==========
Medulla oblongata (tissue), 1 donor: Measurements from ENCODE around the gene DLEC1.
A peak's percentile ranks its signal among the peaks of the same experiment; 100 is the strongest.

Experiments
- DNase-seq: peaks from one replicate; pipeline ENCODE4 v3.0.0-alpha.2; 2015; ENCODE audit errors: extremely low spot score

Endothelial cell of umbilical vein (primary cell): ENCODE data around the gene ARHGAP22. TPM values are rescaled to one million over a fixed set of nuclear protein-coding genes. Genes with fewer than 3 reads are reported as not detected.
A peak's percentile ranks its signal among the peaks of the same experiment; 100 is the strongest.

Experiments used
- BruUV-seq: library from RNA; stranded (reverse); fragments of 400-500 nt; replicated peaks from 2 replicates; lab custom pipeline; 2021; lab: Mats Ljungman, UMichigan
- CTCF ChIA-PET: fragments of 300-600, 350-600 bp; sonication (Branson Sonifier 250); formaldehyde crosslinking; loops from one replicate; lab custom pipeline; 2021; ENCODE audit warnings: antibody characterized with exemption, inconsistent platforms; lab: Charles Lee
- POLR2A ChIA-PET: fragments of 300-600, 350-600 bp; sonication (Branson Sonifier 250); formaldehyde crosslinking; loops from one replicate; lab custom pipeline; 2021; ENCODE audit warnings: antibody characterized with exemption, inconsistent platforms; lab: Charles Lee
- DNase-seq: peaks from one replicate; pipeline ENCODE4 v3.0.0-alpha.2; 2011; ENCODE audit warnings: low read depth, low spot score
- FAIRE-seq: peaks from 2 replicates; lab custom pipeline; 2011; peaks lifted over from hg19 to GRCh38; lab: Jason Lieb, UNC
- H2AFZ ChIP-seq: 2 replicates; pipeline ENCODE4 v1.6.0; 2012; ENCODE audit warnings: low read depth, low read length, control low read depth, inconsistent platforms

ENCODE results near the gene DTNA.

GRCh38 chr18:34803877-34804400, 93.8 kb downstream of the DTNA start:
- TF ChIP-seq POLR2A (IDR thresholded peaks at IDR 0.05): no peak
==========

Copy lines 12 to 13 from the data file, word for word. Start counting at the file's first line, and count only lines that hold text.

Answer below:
- FAIRE-seq: peaks from 2 replicates; lab custom pipeline; 2011; peaks lifted over from hg19 to GRCh38; lab: Jason Lieb, UNC
- H2AFZ ChIP-seq: 2 replicates; pipeline ENCODE4 v1.6.0; 2012; ENCODE audit warnings: low read depth, low read length, control low read depth, inconsistent platforms